Can bowling with a heavy ball make you a faster bowler? | Cricket coaching, fitness and tips

Can bowling with a heavy ball make you a faster bowler?

Creative Commons License photo credit: Tc7

Bowling faster is the holy grail for many seamers. One method that has been borrowed from field athletics is using a heavier ball to bowl with.

Does it work?

The theory behind heavy ball bowling is simple: Using a heavier ball should overload the muscles you use to bowl with. When returning to a normal ball you will be stronger and therefore able to bowl with more pace.

While there is little research into this method for cricket specifically, there has been success in field sports like the shot put. Here the method combines a slightly heavier shot put with a slightly lighter one and a normal weight one.

The method Frank Dick recommends is to bowl 5 heavy balls, 2 light balls and 1 normal ball.

It's not that far a leap to think that using various weight hockey balls could give the same advantage to a fast bowler.

Limitations of heavy ball bowling

  • Heavy ball bowling over a long period could cause a large imbalance between left and right sides. This, according to Gray Cook, is a route to higher injury risk.
  • Using too heavy a ball can cause you to try an compensate in your action and 'heave' the ball. When you go back to a normal ball this compensation may remain.

The solution to these issues is simple: Use heavy ball bowling sparingly (early pre-season training would be a great place to try it. In the UK that's late February or Early March) and find balls that are around 10% different in weight.

If you do try it, it should be part of a planned exercise routine that includes strength, power and speed training at least twice a week. This will help you maintain a strong, healthy body.

Have you tried heavy ball bowling? What have the results been?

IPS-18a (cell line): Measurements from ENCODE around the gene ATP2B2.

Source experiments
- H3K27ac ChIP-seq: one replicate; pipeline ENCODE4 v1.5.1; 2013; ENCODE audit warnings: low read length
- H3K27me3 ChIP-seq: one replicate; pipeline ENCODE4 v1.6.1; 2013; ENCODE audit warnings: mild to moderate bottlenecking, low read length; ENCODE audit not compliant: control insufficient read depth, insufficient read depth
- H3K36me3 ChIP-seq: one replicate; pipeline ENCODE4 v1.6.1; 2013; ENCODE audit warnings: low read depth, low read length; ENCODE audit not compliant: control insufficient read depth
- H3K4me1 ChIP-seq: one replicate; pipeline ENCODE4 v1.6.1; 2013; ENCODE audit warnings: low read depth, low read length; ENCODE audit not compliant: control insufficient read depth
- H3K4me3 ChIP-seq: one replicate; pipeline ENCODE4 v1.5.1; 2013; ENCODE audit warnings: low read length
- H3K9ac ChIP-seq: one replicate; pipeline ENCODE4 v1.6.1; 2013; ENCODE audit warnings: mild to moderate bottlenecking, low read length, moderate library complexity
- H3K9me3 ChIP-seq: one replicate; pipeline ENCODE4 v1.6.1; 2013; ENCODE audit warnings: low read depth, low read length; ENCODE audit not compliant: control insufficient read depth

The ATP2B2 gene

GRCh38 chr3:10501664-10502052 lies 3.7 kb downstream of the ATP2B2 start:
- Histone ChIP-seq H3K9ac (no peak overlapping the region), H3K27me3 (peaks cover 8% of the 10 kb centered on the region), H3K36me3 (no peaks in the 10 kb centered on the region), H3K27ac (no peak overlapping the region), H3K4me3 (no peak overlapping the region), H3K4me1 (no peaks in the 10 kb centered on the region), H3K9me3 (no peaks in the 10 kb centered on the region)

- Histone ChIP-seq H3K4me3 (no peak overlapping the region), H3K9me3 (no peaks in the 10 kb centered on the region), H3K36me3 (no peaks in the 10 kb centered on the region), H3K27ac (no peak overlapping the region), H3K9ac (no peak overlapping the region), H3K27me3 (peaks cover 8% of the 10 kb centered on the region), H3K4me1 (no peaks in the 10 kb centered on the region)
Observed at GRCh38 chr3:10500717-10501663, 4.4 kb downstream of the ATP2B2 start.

© Copyright miSport Holdings Ltd 2008

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This article; suggests +/-20% in weight.
I've been meaning to have a go at doing this with respect to throwing but haven't had a chance.

Great link Arif. The issue is finding balls of the right weights.

I think using a kids cricket ball is around a 10 to 20% reduction in weight and I guess a heavier ball would be some sort of hockey ball - unless of course you can inject some Mercury or Lead into the core of a standard cricket ball Eye-wink

There is a significant difference between bowling and either throwing or shot putting. The latter two release the ball at the end of an explosive extension whereas quick bowling is to do with speed of rotation, hence ball release speed and timing of release.

You only have to try to bowl with any pace using a tennis ball to see what I mean. I would suggest that a heavy ball will have you adjusting your point and angle of delivery to compensate for the weight and so throw you off when returning to a normal ball.

Colin, I agree too heavy or too light (ie. a tennis ball) a ball will be counter productive. I have never tried a ball that is 10-20% heavier/lighter though. Do you still think there will be compensations in that instance?

Using a heavy ball could be counter productive for the same reasons as using ankle weight. Train for strength and speed as part of general stimulus and don't be silly enough to make this sport specific by using a heavy ball. Some bowl faster because of strength/power and better neuro muscular coordination thats why some are faster than others. Maybe when U15 kids use a 5 1/2 ounce cricket ball to play, it slows their coordination down?

I agree, but research in other sport has shown objects that are 10-20% lighter/heavier can make a difference. I refer you to Frank Dick's 'Sports Training Principles' for more information.

However, I have never tried this with cricketers. It would make an interesting experiment.

What research? can you post a link it will be interesting. Frank Dick maybe right on a few things but I doubt the validity of training with a heavier bat or ball.

uhh didn't I post a link at the start of the comments which contains the article 'Effects of Under- and Overweighted Implement
Training on Pitching Velocity' from the Journal of Strength and Conditioning Research, vol. 8(4), pp. 24 7-250, 1994

I don't remember seeing it Arif. It might have been caught in the spam filter. Please repost it though.

Was it this one:

That appears to have had no significant effect on speed (ie. the weighted ball group had a statistically insignificant increase in speed).